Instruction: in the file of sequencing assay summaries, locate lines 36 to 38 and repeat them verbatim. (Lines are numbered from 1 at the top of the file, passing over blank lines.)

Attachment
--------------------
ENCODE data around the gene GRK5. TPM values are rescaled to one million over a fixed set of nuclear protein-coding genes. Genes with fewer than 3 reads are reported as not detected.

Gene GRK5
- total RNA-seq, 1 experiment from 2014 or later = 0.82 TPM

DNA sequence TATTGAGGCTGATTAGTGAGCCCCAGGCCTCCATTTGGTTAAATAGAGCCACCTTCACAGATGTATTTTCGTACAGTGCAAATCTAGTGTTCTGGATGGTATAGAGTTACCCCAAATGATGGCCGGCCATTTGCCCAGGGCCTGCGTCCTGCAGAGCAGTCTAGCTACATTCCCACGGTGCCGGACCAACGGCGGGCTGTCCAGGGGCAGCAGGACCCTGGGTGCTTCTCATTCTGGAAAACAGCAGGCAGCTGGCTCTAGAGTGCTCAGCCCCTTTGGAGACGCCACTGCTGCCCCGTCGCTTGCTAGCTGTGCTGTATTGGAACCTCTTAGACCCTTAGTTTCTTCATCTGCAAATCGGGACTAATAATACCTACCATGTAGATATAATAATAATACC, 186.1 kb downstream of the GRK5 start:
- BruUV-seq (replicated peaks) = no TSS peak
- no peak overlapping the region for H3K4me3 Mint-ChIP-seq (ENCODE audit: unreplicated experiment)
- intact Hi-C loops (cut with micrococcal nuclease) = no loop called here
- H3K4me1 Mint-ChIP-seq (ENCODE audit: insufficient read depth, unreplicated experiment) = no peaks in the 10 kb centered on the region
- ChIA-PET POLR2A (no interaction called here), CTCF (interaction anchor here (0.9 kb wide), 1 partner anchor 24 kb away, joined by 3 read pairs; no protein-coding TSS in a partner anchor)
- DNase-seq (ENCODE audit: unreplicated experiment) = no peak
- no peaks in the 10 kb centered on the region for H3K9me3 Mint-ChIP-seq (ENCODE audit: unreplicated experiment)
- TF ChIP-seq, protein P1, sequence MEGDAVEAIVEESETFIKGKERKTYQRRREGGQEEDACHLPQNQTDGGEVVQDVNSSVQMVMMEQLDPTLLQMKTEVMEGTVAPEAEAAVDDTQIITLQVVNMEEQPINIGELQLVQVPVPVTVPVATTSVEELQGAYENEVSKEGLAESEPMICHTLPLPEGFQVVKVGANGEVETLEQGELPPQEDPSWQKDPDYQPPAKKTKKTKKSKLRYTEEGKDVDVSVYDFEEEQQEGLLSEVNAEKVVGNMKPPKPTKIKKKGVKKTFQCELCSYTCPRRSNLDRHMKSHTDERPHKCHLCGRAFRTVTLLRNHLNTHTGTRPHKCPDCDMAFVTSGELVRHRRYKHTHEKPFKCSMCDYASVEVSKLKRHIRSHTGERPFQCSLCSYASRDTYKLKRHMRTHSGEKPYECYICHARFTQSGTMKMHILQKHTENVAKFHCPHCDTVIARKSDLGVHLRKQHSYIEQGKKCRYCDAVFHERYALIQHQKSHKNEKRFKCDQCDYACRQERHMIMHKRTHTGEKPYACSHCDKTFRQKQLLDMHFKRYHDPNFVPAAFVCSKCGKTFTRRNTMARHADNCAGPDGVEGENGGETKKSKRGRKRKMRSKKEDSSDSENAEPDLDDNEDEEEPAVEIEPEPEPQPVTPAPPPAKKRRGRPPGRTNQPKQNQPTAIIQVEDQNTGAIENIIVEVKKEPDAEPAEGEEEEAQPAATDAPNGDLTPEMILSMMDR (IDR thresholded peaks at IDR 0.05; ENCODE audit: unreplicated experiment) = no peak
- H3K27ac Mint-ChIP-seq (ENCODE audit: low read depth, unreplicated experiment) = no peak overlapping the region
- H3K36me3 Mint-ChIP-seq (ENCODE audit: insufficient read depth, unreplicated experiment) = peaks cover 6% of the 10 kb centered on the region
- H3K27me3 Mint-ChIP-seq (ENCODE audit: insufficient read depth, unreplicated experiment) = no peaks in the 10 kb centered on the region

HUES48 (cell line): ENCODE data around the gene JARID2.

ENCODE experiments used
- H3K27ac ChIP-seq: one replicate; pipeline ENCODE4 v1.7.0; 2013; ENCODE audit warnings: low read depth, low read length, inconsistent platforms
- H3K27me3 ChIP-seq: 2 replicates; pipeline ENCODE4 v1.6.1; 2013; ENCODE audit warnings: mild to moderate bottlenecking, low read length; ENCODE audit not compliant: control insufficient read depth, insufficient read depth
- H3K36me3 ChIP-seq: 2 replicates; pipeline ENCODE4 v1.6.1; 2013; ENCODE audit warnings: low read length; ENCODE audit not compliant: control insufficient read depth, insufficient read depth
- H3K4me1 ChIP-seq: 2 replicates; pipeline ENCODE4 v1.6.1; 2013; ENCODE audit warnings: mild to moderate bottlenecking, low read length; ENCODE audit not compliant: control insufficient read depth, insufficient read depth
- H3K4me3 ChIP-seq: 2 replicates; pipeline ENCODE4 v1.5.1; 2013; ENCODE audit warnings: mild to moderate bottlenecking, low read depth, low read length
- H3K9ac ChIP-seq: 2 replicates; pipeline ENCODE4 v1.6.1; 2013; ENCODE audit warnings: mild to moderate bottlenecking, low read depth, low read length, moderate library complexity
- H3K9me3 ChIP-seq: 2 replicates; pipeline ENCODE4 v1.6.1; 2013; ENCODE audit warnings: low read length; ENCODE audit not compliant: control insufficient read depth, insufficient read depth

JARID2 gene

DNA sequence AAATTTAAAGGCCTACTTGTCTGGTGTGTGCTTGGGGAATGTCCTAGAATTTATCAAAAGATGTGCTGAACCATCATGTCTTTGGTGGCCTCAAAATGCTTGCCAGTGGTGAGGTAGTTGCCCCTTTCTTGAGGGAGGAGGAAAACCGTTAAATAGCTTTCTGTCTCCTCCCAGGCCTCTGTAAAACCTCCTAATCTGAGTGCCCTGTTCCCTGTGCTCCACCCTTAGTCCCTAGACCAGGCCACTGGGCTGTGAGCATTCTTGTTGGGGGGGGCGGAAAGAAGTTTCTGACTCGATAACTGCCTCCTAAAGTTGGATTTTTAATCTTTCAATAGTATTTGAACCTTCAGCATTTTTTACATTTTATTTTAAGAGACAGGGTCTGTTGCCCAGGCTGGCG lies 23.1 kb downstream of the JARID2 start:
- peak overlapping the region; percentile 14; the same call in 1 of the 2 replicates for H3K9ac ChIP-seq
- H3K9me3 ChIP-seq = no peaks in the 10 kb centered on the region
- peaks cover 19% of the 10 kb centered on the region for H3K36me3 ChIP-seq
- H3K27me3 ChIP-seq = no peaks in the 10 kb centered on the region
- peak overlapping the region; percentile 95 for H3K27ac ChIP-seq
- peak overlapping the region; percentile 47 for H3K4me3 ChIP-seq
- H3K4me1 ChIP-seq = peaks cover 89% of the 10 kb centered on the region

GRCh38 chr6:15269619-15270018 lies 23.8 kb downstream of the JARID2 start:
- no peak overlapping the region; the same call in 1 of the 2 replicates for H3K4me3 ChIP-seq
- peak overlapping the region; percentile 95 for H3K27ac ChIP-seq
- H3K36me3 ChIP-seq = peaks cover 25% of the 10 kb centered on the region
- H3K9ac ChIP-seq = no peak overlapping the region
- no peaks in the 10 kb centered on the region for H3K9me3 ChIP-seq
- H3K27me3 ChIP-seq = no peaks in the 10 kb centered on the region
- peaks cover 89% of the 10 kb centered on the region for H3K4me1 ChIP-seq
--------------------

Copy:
- peak overlapping the region; percentile 95 for H3K27ac ChIP-seq
- H3K36me3 ChIP-seq = peaks cover 25% of the 10 kb centered on the region
- H3K9ac ChIP-seq = no peak overlapping the region